The Key Ingredient for a Happy Family Life

At first, our back-and-forth was playful. I’d press my wife and she’d push back with a smirk.

Then our chats became shorter, her responses more curt.

Eventually, we were sleeping back-to-back.

As I cradled the edge of the bed one night, I realized I was in trouble. Our marriage had a big ugly bruise…

And it was my fault.

I know a lot of guys who’ve found themselves in this position. Maybe they didn’t recognize it at the time, but they were subconsciously driving a wedge right through the center of their relationship.

With every swing, the distance grew wider.

Soon, there would be a loud SNAP.

Good news is… there’s another option.

It involves a bit of self-reflection… and an essential business tactic that I’ve used countless times in my career.

I’ll show you how it worked for me – and why it could be your key to maintaining a happy family life.

But first, let me share the details of our stupid fight…


The birth of our daughter brought about two different worldviews for my wife and me.

In my view, everything we own has suddenly become woefully inadequate. Our house – which we bought as a couple of dinks (yuppies with dual income and no kids) four years ago – now feels like a glorified shoebox.

(See also: Why Some Folks Will Never Be Happy)

But in my wife’s view, everything is fine. And even if it’s not… hey, we’ll manage. We’re a happy family, and we’ve had enough change for now.

Those are fair and inarguable points.

They didn’t stop me from needling her about our general lack of space.

Day and night I grumbled about the impracticality of our situation. I’d share listings for homes with more bedrooms, bigger yards and fewer sharp edges for our baby to lunge into.

Bemused, she would ask if I’d had time to install the cabinet locks and outlet covers I ordered six months earlier.

“If you’re so worried about safety, you should start there,” she advised.


For weeks it went on like this. I’d pitch expensive solutions to minor inconveniences… she’d bat them down with actual logic (my archnemesis).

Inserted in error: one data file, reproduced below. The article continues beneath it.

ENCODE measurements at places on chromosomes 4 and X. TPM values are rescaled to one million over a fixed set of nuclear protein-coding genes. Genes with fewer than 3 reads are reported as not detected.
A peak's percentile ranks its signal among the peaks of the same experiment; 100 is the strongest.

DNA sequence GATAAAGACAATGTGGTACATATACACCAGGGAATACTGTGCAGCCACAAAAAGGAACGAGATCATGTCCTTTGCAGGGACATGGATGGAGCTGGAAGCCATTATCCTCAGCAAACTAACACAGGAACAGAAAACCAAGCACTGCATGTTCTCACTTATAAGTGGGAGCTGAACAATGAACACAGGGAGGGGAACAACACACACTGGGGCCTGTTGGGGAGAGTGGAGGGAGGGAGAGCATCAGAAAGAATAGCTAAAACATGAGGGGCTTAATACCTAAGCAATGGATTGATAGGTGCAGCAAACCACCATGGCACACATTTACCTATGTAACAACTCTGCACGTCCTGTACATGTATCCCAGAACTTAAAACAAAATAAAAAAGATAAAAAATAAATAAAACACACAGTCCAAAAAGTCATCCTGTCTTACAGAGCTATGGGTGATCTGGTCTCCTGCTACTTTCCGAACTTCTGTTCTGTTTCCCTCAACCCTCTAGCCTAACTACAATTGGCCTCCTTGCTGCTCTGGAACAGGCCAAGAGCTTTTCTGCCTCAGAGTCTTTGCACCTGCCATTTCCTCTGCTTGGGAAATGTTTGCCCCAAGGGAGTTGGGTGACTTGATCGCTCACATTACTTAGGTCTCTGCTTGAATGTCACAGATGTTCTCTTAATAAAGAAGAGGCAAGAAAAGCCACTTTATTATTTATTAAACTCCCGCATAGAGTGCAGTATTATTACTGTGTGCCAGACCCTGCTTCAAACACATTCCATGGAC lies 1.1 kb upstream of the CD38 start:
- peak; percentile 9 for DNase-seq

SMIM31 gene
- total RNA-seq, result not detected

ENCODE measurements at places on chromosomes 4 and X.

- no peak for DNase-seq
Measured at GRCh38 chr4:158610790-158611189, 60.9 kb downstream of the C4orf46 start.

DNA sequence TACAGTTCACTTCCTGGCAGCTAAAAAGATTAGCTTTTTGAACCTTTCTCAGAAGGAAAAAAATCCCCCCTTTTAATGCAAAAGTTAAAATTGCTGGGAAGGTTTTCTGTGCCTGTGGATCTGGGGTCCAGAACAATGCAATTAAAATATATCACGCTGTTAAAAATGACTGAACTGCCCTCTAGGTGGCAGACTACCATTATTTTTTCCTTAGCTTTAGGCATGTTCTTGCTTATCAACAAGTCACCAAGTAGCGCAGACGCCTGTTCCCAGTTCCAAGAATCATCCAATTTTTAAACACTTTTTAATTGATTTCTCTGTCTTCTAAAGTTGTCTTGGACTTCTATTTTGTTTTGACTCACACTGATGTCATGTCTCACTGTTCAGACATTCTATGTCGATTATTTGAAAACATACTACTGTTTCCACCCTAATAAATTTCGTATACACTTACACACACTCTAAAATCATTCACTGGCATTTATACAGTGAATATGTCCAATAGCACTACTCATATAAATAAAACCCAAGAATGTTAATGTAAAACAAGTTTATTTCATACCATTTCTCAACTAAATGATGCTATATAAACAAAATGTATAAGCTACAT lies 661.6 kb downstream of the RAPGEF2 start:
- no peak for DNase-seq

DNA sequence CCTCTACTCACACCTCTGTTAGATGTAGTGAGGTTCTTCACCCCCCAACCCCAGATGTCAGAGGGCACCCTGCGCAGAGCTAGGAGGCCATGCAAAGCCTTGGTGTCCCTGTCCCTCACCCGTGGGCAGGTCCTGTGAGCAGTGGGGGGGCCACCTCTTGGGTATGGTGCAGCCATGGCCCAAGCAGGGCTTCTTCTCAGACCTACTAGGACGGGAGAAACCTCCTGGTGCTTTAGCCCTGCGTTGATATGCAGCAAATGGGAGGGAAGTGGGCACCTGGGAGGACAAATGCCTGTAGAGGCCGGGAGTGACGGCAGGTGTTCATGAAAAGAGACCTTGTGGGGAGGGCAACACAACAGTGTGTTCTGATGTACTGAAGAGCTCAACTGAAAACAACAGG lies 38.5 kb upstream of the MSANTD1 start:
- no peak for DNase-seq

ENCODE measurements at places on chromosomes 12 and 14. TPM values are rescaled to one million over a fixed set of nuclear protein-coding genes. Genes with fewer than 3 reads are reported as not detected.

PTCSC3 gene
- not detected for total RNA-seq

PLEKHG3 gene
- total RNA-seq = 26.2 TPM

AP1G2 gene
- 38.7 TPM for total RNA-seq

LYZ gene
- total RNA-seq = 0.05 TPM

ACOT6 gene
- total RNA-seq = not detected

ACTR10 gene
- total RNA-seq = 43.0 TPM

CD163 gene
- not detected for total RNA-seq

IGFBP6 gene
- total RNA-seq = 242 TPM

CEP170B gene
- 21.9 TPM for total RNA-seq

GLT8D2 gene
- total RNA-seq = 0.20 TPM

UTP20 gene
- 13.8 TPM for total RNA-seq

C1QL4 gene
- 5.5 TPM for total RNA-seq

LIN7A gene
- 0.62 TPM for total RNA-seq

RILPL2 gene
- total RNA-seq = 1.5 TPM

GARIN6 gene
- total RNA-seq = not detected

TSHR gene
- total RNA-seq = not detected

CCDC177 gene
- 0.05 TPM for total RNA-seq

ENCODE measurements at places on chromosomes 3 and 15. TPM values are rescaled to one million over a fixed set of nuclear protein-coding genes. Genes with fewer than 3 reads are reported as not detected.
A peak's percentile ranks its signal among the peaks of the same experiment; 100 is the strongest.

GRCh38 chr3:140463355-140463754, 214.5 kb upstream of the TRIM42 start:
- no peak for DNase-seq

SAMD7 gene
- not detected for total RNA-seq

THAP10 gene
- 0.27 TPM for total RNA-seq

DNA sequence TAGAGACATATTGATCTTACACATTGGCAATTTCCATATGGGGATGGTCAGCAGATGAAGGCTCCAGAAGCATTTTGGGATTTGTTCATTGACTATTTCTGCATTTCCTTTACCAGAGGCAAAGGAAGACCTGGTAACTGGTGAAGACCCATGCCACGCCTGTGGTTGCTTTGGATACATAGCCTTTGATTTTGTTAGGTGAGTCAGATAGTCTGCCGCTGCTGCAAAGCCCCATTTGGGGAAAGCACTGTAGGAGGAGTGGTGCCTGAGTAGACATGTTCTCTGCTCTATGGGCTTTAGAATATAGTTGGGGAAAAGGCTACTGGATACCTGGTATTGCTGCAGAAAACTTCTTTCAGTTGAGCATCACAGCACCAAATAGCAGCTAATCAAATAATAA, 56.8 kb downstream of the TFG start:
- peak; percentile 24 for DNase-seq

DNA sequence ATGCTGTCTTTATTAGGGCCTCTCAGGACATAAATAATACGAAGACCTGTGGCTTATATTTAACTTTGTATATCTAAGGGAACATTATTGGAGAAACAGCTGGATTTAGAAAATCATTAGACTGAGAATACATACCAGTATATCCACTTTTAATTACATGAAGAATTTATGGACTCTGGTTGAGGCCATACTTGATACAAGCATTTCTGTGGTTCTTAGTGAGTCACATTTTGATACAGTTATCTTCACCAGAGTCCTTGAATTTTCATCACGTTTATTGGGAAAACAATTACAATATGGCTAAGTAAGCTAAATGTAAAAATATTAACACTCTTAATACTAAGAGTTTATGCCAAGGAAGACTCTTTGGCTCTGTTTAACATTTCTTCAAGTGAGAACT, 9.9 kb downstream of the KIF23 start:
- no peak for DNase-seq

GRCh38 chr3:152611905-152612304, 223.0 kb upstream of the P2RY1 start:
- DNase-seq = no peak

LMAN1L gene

I knew we weren’t on the same page as far as a new house was concerned. And yet… my jaw kept moving.

As the days went on, our polite jabs devolved into bickering. Bickering gave way to hushed arguments in the kitchen while the baby slept upstairs.

Exasperated and disappointed with each other, we stopped speaking entirely.

It was then that I knew we had a serious problem.

But what to do?


Cutting a loss is never easy, but it’s something we all must do.

As a project manager and team leader, I’ve spent hundreds of hours determining whether certain projects were worth pushing forward.

I’ve sat in countless meetings where the goal was simply to ask… “Should we be doing this?”

To answer that question, we often introduce two others:

  1. What will happen if we keep going down this path?
  2. What will happen if we stop?

If the negative possibilities outweigh the positive, sayonara.

The same concept can be easily applied to marriage.

To be clear, Manward is in no way recommending that you hand your partner a pink slip (we never would). But if you’re at a difficult crossroads in your relationship, it’s important to take some time and think about what you’re contributing to the situation.

Self-reflection is key to fostering a happy, healthy relationship. So ask yourself the questions above. If you’re honest, the answers may just save your butt.

That was certainly the case for me.

When I reconsidered my campaign for a new house, I quickly realized the needless danger I was putting myself in.

If I kept pushing, I was only going to widen the rift between my wife and me. Maybe I’d get my way… but the ultimate cost could be huge.

On the other hand, if I pulled the plug – or rather, put a cork in it – I’d get to remain the proud member of a perfectly happy (albeit tightly packed) family.

The decision was a no-brainer.

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